23 Jan 2015

Auckland moves on light rail

12:33 pm on 23 January 2015

Construction of a light rail network that could cost more than $1 billion could get under way in Auckland within a year - if the city's transport agency and council give it the green light.

The pace of the project's evolution is unprecedented and challenges traditional decision-making on major projects.

Auckland Transport hopes to decide by late March whether light rail is the best option to serve the central suburbs, where it said key bus routes are already congested.

The network being investigated travels along major arterial routes, such as Dominion, Sandringham, Manukau and Mount Eden roads, and covers more than 30 kms.

Auckland Transport chairman Dr Lester Levy said light rail could move three times as many passengers as bus, but he would not put a figure on what it might cost.

"The costs are not insignificant," he said. "But for that kind of solution, it's a very cost effective way of moving forward.

"This is being demonstrated by the way light rail is being picked up in many countries, and quite close to home such as Sydney, the Gold Coast and Canberra."

Radio New Zealand understands the cost could range between $1 billion and $2 billion, but would be staged if the project did get the go-ahead.

Dr Levy said finance would come from the private sector, and could be structured so there would be no payments needed during the early years of the project.

The announcement that light rail is being considered has been brought forward to today when the agency releases its draft Regional Land Transport Plan - which comes out every three years.

It believes without flagging the investigation of light rail in today's plan, it would have to be parked for another three years.

While the agency's media release said its board was calling for an investigation into a light rail network, considerable work has already been done.

Since September last year Auckland Transport has spent $2.2 million on external contractors working on the second stage of the 'Central City Future Access Study', which looks at how bus services or light rail can move through the CBD.

Auckland Transport believes Light Rail could be the answer to serve a triangle it calls "the void" between the western and southern rail lines.

Auckland Transport believes light rail could be the answer to serve a triangle it calls "the void" between the western and southern rail lines. Photo: Supplied / Auckland Transport

The emergence of light rail as a possible solution, just months before the agency may decide whether to commit to it, has ruffled the feathers of some councillors, who were given a short email outline only yesterday.

The announcement this morning also risks overshadowing the mayor's launch of public consultation on the council's 10 year budget, or Long Term Plan.

The most contentious element is the possibility of higher rates and fuel taxes, or motorway charges, to fund a list of otherwise unaffordable transport projects.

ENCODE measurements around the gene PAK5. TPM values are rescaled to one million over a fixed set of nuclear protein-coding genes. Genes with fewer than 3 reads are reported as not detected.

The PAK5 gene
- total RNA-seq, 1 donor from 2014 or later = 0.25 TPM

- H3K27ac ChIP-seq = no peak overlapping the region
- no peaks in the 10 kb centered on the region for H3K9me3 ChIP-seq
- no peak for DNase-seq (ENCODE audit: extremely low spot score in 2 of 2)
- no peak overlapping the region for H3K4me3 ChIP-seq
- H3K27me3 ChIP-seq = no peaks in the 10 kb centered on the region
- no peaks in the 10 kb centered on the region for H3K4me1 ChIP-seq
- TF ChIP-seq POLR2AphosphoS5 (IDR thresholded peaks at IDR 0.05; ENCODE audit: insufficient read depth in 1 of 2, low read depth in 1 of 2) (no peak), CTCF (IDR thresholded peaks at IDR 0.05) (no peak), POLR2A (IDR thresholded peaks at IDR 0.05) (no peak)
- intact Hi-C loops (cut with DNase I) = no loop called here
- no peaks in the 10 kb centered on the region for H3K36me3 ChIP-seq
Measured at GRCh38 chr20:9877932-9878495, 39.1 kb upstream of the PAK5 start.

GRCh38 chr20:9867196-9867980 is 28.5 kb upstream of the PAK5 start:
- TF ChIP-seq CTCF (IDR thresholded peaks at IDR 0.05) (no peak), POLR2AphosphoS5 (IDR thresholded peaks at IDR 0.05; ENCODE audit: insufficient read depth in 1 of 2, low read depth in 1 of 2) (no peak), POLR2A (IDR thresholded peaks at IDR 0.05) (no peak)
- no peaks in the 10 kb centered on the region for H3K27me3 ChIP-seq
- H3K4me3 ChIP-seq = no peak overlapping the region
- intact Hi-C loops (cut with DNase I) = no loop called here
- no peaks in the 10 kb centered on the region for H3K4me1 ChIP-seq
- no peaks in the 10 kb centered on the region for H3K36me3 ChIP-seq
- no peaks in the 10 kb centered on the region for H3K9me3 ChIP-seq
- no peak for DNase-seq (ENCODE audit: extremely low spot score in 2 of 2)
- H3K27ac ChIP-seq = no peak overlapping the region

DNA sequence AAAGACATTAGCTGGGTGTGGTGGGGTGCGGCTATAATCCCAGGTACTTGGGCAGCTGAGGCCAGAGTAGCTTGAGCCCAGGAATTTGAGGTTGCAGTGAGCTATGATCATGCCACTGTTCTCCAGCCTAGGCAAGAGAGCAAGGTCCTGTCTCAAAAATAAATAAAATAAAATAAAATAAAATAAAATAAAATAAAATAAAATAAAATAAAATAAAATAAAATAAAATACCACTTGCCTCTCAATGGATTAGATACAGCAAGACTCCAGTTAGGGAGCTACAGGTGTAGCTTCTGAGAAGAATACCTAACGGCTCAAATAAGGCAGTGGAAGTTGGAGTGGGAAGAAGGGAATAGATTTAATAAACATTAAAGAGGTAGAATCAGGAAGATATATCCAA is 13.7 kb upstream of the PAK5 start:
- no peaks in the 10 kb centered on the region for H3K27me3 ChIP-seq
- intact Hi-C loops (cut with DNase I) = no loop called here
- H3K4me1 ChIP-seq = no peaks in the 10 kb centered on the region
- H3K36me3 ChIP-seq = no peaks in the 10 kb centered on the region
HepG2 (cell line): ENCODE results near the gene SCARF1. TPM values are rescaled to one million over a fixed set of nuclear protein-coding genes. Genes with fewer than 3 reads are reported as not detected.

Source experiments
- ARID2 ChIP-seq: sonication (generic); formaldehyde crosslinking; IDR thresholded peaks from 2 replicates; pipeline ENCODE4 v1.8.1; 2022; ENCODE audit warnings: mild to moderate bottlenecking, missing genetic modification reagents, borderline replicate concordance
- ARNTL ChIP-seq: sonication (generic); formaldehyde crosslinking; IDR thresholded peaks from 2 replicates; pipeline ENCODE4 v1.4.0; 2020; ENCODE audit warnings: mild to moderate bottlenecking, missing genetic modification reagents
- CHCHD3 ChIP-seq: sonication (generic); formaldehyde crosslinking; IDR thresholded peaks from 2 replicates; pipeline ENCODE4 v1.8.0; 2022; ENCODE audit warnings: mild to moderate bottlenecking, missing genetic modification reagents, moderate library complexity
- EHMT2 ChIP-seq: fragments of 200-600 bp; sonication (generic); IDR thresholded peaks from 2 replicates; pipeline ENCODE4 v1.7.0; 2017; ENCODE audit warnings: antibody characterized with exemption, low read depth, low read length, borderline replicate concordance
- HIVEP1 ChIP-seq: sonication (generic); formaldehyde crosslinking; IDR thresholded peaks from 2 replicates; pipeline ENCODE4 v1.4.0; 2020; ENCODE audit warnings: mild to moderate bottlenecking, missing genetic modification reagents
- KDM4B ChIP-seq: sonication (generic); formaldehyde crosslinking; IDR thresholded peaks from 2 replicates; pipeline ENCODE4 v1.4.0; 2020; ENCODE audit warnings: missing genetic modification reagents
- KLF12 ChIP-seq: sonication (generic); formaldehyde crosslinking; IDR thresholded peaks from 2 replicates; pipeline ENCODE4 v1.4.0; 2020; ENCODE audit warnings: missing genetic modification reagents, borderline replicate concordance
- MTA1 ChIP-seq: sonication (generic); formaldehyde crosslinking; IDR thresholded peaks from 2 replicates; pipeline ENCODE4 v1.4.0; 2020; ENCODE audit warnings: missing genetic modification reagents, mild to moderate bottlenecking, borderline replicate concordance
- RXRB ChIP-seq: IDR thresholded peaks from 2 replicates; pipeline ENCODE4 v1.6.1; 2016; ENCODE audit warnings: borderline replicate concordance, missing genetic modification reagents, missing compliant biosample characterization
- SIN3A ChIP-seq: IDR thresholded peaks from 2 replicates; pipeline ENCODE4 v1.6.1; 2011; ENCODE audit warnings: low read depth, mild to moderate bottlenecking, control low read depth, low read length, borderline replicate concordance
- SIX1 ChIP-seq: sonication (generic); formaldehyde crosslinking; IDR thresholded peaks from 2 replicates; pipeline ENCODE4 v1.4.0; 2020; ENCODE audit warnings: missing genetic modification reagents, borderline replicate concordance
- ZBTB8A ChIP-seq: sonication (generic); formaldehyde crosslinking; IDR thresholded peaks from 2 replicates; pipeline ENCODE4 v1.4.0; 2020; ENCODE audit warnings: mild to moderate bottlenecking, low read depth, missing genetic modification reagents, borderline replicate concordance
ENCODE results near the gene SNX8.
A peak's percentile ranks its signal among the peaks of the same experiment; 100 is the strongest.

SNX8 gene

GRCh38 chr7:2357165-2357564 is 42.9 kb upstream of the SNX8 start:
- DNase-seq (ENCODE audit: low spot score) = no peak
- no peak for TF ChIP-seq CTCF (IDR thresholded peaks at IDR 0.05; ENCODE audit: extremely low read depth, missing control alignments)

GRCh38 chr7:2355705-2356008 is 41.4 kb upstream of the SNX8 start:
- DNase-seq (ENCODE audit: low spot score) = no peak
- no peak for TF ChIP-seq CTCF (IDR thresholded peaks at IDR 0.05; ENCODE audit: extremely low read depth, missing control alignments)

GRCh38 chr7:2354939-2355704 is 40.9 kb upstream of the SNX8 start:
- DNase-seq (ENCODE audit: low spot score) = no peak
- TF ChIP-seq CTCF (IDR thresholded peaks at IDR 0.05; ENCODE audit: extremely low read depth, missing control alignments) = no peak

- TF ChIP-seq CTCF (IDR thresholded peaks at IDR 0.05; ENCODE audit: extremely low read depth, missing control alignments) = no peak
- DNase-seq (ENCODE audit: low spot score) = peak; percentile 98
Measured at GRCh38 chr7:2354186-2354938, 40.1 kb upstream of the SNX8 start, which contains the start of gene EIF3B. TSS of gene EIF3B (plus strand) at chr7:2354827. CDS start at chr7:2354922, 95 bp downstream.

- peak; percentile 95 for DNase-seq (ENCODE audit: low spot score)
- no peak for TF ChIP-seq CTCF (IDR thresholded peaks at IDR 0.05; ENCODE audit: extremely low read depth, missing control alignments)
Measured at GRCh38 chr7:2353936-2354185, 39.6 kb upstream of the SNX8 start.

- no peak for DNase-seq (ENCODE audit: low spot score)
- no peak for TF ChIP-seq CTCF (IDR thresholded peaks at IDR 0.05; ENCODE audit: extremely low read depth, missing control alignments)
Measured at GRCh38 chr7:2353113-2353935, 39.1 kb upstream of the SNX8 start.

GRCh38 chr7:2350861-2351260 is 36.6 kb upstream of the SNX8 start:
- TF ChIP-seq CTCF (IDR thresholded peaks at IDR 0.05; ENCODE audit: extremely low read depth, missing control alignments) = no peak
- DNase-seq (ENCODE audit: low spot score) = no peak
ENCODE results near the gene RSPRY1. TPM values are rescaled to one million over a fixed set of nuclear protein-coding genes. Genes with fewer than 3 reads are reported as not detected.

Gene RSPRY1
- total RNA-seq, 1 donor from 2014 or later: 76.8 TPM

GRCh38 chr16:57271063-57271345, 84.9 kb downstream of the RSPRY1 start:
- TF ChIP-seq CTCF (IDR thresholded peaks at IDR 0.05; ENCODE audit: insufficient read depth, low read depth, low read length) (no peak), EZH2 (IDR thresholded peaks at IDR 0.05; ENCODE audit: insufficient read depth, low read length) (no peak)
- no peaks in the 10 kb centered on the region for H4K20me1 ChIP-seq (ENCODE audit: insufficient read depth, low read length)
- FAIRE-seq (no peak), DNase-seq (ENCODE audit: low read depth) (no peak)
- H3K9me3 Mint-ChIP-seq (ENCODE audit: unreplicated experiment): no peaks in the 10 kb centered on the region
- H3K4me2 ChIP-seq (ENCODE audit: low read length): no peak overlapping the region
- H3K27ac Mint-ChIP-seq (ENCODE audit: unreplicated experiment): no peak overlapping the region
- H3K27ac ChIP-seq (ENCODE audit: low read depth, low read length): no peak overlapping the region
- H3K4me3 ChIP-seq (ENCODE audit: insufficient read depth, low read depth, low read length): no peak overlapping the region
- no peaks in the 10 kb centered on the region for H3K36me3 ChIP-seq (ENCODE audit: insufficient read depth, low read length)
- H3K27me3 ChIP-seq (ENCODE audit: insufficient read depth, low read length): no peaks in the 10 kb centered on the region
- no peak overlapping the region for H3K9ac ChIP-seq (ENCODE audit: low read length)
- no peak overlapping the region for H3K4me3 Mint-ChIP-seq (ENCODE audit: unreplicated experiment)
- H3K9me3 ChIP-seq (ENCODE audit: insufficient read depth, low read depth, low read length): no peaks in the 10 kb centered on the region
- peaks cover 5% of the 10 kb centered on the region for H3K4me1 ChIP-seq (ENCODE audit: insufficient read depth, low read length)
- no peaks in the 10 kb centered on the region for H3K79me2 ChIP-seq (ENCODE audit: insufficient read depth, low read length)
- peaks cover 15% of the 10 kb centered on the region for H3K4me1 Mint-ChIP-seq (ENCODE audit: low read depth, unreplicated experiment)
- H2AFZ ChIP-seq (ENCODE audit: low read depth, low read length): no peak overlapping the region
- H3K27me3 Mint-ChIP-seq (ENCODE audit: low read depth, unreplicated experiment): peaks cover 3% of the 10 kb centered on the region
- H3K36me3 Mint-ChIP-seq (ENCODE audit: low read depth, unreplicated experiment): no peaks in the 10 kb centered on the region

Len Brown said he was relaxed about the agency floating the idea publicly today, but non-committal about its chances of starting construction within a year.

"This is a proposal, it is not funded", said Mr Brown.

"Even if it's a public private partnership, it still needs to be paid for, and that means we still have to weigh it up against any other project."

Mr Brown told Morning Report while there was a future for light rail in Auckland the council's first prority was to build the $2.3 billion City Rail Link.

Dr Levy believed private sector funding with delayed repayments could enhance the prospects of an early start, as it would not require council money in the near future.

Light rail has the support of many public transport advocates, and the Green Party.

However the sudden emergence of a project of this scale, poses political challenges.

Councillors are already divided on the need for and funding of an existing list of transport projects.

Auckland councillor George Wood doubted a possible Light Rail network in the central city would happen in the near future.

Mr Wood said councillors had been taken by surprise by the city's transport agency announcing it could decide within months whether the case for Light Rail stacked up.

Mr Wood said the city already had more transport projects than it could fund, and was committed to the City Rail Link as its top priority.

"That's a big ticket item which Auckland council is struggling to fund that and all the other transport projects over the next 10 years, so I don't know how we can divert away and start looking at light rail."

Green Party transport spokesperson Julie Anne Genter said the Government should back the idea, but taking councillors by surprise might be a problem.

"I do think there is a threat that if they haven't gone through an open process from the beginning that it will be harder to get buy-in from the community and potentially the plans will fall over.

"I think light rail is a really exciting vision for Auckland and I think that Aucklanders are really going to like that possibility."

Auckland's tram network peaked in the 1950s and Light Rail might resume on the four biggest north-south arterial roads.

Auckland's tram network peaked in the 1950s and light rail might resume on the four biggest north-south arterial roads. Photo: Supplied

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